usage or any circumstances which would affect the judgment of a reasonably intelligent person on the matter of interpretation. This is in accordance with the portion of Comment a, Section 230 of the Restatement of Contracts set forth above. Our examination has led us to no defined operative usage or circumstance which would aid us in the interpretation of the language that was used.
In light of this conclusion and upon very careful analysis of the disputed language and all circumstances surrounding the formation and execution of the agreement, we are of the opinion, and so hold, that the agreement is to be interpreted to mean that suit shall be brought only in courts of the Commonwealth of Pennsylvania and not in the federal court, although the latter has jurisdiction within the Commonwealth of Pennsylvania.
Our consideration of this case, however, cannot terminate at this point due to the fact that plaintiffs raised the additional question: Granting that the parties have made a reasonable selection of the place of suit, should a federal court give effect to a cause which purports to bar access to an otherwise available federal court at that place? Counsel for the plaintiffs claim that this is an issue of first impression and strongly urge that the question must be answered in the negative, for two reasons:
1. Any and all legitimate commercial interests of the defendants have been fully served by the institution of suit in the Federal Court for the Western District of Pennsylvania, since suit is now lodged at the defendants' home base and in a court which is bound to apply Pennsylvania law as bargained for. They thus claim that there is no conceivable legitimate commercial interest of the defendants which could be served by requiring the suit to be reinstituted in the Pennsylvania state court, and that such action would serve only to delay the ultimate disposition on the merits.
2. Counsel claims that to close the doors of this Court to the plaintiffs denies them a substantial federal constitutional and statutory right. It is claimed that since the plaintiffs are citizens of Illinois and the defendants are citizens of Pennsylvania that under Article 3 of the Constitution and Title 28 U.S.C. Section 1332, the plaintiffs have been given an absolute right to maintain a suit against the defendants in this court.
With respect to the first contention of the plaintiffs, we think it perfectly clear that the parties to the agreement have the right to determine whether or not there is a particular commercial interest which would be served by the institution of suit in a state court as related to suit in a federal court, and consequently that this can not be brushed aside solely on the contention that "there is no conceivable legitimate commercial interest of the defendant which could be served by requiring the suit to be reinstituted in the Pennsylvania state court". We agree with cases cited by counsel for the defendant that the court has discretion to decline jurisdiction where it is appropriate to give effect to parties' bargain. M/S Bremen v. Zapata Off-Shore Co., 407 U.S. 1, 92 S. Ct. 1907, 32 L. Ed. 2d 513 (1972); Central Contracting Co. v. Maryland Casualty Co., 367 F.2d 341, 345 (3rd Cir. 1966); Geiger v. Keilani, 270 F. Supp. 761, 765 (E.D.Mich.1967). We hold, thus, that the interpretation of this contract and the appropriate forum to give effect to the parties' bargain is the state court of the Commonwealth of Pennsylvania.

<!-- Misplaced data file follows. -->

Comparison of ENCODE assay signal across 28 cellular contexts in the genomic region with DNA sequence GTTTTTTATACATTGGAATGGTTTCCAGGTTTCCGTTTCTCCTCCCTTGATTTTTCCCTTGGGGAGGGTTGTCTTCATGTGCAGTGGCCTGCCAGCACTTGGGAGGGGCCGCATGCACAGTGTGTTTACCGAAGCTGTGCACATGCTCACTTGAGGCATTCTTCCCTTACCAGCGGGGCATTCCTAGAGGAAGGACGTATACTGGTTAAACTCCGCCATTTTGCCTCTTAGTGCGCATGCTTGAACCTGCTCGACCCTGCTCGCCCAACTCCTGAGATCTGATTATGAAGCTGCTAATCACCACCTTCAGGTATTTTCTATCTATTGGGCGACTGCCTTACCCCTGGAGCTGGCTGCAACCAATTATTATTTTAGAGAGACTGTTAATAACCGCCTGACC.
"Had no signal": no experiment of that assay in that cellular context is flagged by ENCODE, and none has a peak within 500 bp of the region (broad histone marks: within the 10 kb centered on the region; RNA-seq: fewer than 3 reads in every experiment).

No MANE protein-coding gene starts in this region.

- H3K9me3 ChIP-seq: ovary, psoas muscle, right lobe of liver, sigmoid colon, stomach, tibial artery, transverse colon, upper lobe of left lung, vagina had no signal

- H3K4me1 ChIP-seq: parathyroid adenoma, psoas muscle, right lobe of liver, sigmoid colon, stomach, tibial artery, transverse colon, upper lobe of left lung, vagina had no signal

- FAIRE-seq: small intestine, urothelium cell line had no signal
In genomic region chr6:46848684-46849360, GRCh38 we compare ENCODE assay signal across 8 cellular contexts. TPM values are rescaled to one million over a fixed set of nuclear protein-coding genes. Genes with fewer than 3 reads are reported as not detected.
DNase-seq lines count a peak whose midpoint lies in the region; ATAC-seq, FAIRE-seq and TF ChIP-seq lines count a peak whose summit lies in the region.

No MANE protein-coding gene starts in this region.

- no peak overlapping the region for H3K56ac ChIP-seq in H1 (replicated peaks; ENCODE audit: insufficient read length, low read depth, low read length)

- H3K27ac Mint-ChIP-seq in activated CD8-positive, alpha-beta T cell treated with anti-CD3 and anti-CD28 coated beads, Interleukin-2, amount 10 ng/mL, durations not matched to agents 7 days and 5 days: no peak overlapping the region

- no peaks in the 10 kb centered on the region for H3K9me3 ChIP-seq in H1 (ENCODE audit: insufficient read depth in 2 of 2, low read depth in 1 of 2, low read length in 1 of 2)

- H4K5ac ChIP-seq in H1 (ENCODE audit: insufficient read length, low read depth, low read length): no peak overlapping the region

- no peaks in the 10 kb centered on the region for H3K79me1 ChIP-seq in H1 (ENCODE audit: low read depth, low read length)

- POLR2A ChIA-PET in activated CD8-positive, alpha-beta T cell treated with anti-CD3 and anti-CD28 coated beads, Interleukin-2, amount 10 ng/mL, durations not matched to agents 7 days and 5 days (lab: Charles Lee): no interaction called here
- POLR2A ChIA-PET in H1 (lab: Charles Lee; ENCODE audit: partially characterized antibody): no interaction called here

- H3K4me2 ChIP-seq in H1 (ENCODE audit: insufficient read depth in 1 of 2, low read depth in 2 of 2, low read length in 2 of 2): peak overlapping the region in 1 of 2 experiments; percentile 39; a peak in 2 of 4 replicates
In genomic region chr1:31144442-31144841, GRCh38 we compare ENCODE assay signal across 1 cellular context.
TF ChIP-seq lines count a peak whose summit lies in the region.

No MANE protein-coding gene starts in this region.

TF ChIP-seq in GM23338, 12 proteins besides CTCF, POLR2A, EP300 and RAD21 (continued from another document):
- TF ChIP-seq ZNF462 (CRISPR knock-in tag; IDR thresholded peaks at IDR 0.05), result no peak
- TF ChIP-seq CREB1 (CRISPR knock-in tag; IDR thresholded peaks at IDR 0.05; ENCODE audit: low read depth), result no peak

We must then decide upon the plaintiffs' second contention that to close the doors of this Court is to deny them a substantial federal constitutional and statutory right. It is noted that Section 2 of Article 3 of the United States Constitution specifically extends the judicial power of the United States as vested "in the Supreme Court and in the inferior courts as established by Congress, to all cases * * * between citizens of different states * * *".
It is further provided under Section 1332 of Title 28 U.S.C.:
"(a) The district court shall have original jurisdiction of all civil actions where the matter in controversy exceeds the sum or value of $10,000, exclusive of interest and costs, and is between -- (1) citizens of different States; * * *"
There is no indication in the wording either of the Constitution or of Section 1332 that there is an absolute right to maintain a suit under the circumstances therein set forth. Counsel for the plaintiffs have failed to cite a single case in which this proposition has been sustained by an appellate court. Counsel argues that the situation of the plaintiffs here is, by reason of diversity, "a classic one for which the diversity jurisdiction was designed". That this is undoubtedly true does not answer the question, however, as to whether or not the bargain of the parties has not eliminated the federal courts as a place in which suit can be brought.
In the case of M/S Bremen, supra, certiorari was granted by the Supreme Court to review a judgment in the United States Court of Appeals for the Fifth Circuit declining to enforce a forum selection clause governing disputes arising under an international towage contract in which an American corporation contracted with a German corporation to tow the American corporation's drilling rig from Louisiana to a point off Ravenna, Italy. Zapata had solicited bids for the towage and several companies, including Unterweser, had responded. Unterweser was the low bidder and Zapata requested it to submit a contract which it did. The contract submitted by Unterweser contained a provision that:
"Any dispute arising must be treated before the London Court of Justice."